Our study further validates the utility of using novel statistical techniques to robustly model renal allograft function to improve prediction of renal transplant trajectory, and to better understand the factors influencing these trajectories. Additional efforts and larger prospective studies examining renal allograft function trajectories will be required to identify whether current efforts to manage subclinical and occult CMV are sufficient in improving long-term graft survival. The aim is to better manage patients with specific trajectories and risk factors, and to allow more timely interventions and counselling, especially if re-transplantation is a possibility.

Availability of data and materials

The data that support the findings of this study are available from the corresponding author, CJF, upon reasonable request.

Abbreviations

BMI:

Body mass index

CI:

Confidence interval

CKD:

Chronic kidney disease

CMV:

Cytomegalovirus

CMV+:

Cytomegalovirus seropositive.

CMV−:

Cytomegalovirus seronegative

D+:

Donor cytomegalovirus seropositive.

D−:

Donor cytomegalovirus seronegative

eGFR:

Estimated glomerular filtration rate

EHR:

Electronic health record

ESRD:

End stage renal disease

HR:

Hazard ratio

IMD:

Index of multiple deprivation

IQR:

Interquartile range

NODAT:

New onset diabetes after transplantation

OR:

Odds ratio

R+:

Recipient cytomegalovirus seropositive.

R−:

Recipient cytomegalovirus seronegative

References

  1. 1.

    Lamb KE, Lodhi S, Meier-Kriesche HU. Long-term renal allograft survival in the United States: a critical reappraisal. Am J Transplant. 2011;11(3):450–62.

    CAS  PubMed  Article  PubMed Central  Google Scholar 

  2. 2.

    Meier-Kriesche HU, Schold JD, Kaplan B. Long-term renal allograft survival: have we made significant progress or is it time to rethink our analytic and therapeutic strategies? Am J Transplant. 2004;4(8):1289–95.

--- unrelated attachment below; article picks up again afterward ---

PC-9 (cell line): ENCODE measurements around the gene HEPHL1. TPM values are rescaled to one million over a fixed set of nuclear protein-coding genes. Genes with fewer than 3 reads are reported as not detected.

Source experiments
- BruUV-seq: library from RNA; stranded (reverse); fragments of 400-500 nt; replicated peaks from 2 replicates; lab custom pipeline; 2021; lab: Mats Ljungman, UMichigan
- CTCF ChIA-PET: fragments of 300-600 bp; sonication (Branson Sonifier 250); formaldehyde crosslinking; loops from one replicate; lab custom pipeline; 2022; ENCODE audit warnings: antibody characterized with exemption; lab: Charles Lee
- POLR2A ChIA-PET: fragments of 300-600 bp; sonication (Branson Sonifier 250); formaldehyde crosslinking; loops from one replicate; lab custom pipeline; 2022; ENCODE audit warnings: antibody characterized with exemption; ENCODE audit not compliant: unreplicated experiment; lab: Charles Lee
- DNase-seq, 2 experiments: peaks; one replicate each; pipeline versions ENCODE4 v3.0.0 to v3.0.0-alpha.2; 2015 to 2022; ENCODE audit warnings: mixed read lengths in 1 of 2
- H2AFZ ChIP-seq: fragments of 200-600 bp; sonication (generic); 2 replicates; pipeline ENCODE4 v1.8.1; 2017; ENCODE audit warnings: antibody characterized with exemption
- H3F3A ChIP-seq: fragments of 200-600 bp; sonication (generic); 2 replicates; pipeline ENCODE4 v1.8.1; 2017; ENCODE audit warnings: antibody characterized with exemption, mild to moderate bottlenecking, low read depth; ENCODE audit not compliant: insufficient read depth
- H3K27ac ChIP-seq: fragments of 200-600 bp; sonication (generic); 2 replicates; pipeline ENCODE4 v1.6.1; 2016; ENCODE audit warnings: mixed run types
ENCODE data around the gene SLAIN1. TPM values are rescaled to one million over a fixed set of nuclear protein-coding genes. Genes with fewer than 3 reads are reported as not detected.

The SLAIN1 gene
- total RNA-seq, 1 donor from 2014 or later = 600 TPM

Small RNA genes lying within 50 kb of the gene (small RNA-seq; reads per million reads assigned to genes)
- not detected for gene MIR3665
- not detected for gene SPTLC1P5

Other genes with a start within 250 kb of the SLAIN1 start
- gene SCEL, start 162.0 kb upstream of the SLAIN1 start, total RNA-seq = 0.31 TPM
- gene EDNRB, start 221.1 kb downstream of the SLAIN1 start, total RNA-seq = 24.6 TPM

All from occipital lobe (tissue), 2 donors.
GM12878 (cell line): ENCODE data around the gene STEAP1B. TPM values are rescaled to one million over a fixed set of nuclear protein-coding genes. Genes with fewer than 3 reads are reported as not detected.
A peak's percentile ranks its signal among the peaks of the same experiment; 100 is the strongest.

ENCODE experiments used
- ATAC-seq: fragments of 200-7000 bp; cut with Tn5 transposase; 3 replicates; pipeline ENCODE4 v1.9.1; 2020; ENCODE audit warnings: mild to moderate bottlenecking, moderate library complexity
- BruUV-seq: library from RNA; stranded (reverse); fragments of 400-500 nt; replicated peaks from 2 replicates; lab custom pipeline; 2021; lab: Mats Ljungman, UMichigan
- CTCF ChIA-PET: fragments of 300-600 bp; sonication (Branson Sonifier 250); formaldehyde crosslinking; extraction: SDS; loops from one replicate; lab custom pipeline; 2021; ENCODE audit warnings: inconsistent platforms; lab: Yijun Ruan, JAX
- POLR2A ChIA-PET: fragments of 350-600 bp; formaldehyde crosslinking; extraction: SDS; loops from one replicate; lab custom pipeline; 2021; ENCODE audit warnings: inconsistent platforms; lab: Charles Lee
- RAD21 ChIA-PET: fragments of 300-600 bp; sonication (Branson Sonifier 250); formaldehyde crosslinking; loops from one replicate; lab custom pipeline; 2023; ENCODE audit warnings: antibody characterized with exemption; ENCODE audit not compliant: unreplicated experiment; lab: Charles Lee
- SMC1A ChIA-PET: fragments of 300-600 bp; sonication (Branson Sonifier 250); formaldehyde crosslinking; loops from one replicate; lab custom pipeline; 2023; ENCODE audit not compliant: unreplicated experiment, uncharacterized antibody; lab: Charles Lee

PubMed  Article  PubMed Central  Google Scholar 

  3. 3.

    U.S. Renal Data System. USRDS 2012 Annual Data Report: Atlas of End-Stage Renal Disease in the United States. Bethseda: National Institutes of Health, National Institute of Diabetes and Digestive and Kidney Diseases; 2012.

    Google Scholar 

  4. 4.

    Howell M, Tong A, Wong G, Craig JC, Howard K. Important outcomes for kidney transplant recipients: a nominal group and qualitative study. Am J Kidney Dis. 2012;60(2):186–96.

    PubMed  Article  PubMed Central  Google Scholar 

  5. 5.

    Schinstock CA, Stegall M, Cosio F. New insights regarding chronic antibody-mediated rejection and its progression to transplant glomerulopathy. Curr Opin Nephrol Hypertens. 2014;23(6):611–8.

    CAS  PubMed  Article  PubMed Central  Google Scholar 

  6. 6.

    He X, Johnston A. Risk factors for allograft failure in United Kingdom renal transplant recipients treated with cyclosporine a. Transplantation. 2005;79(8):953–7.

    CAS  PubMed  Article  PubMed Central  Google Scholar 

  7. 7.

    Leeaphorn N, Garg N, Thamcharoen N, Khankin EV, Cardarelli F, Pavlakis M. Cytomegalovirus mismatch still negatively affects patient and graft survival in the era of routine prophylactic and preemptive therapy: a paired kidney analysis. Am J Transplant. 2019;19(2):573–84.

    PubMed  PubMed Central  Google Scholar 

  8. 8.

    Amarasingham R, Audet AM, Bates DW, Glenn Cohen I, Entwistle M, Escobar GJ, et al. Consensus statement on electronic health predictive analytics: a guiding framework to address challenges. EGEMS (Wash DC). 2016;4(1):1163.